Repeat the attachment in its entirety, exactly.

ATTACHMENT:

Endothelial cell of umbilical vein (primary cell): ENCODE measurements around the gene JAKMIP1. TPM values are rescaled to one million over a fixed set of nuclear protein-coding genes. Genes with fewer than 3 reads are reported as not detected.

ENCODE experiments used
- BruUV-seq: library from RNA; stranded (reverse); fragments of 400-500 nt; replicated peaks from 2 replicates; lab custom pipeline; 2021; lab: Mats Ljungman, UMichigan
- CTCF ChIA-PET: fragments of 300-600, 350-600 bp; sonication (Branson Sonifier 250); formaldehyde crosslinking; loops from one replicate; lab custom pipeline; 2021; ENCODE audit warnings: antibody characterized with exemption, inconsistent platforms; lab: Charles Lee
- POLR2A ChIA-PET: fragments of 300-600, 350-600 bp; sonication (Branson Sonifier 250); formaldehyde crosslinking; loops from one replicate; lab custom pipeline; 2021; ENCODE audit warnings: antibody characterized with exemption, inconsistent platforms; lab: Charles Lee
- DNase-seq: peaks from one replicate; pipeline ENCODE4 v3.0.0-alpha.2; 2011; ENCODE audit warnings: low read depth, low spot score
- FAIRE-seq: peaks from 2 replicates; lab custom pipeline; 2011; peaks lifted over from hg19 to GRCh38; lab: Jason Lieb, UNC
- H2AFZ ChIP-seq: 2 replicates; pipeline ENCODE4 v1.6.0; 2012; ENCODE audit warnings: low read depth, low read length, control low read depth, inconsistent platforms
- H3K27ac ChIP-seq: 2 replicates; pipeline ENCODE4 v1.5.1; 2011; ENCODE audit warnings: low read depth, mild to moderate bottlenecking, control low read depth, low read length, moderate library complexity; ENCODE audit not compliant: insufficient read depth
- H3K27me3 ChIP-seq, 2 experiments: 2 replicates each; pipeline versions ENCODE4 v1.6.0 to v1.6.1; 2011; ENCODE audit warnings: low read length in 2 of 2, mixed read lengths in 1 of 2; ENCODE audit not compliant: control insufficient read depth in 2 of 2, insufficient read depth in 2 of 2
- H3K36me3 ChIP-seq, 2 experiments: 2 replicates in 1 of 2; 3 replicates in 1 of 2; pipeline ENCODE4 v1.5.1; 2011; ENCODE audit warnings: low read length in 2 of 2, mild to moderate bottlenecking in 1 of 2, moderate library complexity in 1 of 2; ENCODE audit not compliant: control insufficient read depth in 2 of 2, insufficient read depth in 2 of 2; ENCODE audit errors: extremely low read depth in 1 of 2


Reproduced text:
Endothelial cell of umbilical vein (primary cell): ENCODE measurements around the gene JAKMIP1. TPM values are rescaled to one million over a fixed set of nuclear protein-coding genes. Genes with fewer than 3 reads are reported as not detected.

ENCODE experiments used
- BruUV-seq: library from RNA; stranded (reverse); fragments of 400-500 nt; replicated peaks from 2 replicates; lab custom pipeline; 2021; lab: Mats Ljungman, UMichigan
- CTCF ChIA-PET: fragments of 300-600, 350-600 bp; sonication (Branson Sonifier 250); formaldehyde crosslinking; loops from one replicate; lab custom pipeline; 2021; ENCODE audit warnings: antibody characterized with exemption, inconsistent platforms; lab: Charles Lee
- POLR2A ChIA-PET: fragments of 300-600, 350-600 bp; sonication (Branson Sonifier 250); formaldehyde crosslinking; loops from one replicate; lab custom pipeline; 2021; ENCODE audit warnings: antibody characterized with exemption, inconsistent platforms; lab: Charles Lee
- DNase-seq: peaks from one replicate; pipeline ENCODE4 v3.0.0-alpha.2; 2011; ENCODE audit warnings: low read depth, low spot score
- FAIRE-seq: peaks from 2 replicates; lab custom pipeline; 2011; peaks lifted over from hg19 to GRCh38; lab: Jason Lieb, UNC
- H2AFZ ChIP-seq: 2 replicates; pipeline ENCODE4 v1.6.0; 2012; ENCODE audit warnings: low read depth, low read length, control low read depth, inconsistent platforms
- H3K27ac ChIP-seq: 2 replicates; pipeline ENCODE4 v1.5.1; 2011; ENCODE audit warnings: low read depth, mild to moderate bottlenecking, control low read depth, low read length, moderate library complexity; ENCODE audit not compliant: insufficient read depth
- H3K27me3 ChIP-seq, 2 experiments: 2 replicates each; pipeline versions ENCODE4 v1.6.0 to v1.6.1; 2011; ENCODE audit warnings: low read length in 2 of 2, mixed read lengths in 1 of 2; ENCODE audit not compliant: control insufficient read depth in 2 of 2, insufficient read depth in 2 of 2
- H3K36me3 ChIP-seq, 2 experiments: 2 replicates in 1 of 2; 3 replicates in 1 of 2; pipeline ENCODE4 v1.5.1; 2011; ENCODE audit warnings: low read length in 2 of 2, mild to moderate bottlenecking in 1 of 2, moderate library complexity in 1 of 2; ENCODE audit not compliant: control insufficient read depth in 2 of 2, insufficient read depth in 2 of 2; ENCODE audit errors: extremely low read depth in 1 of 2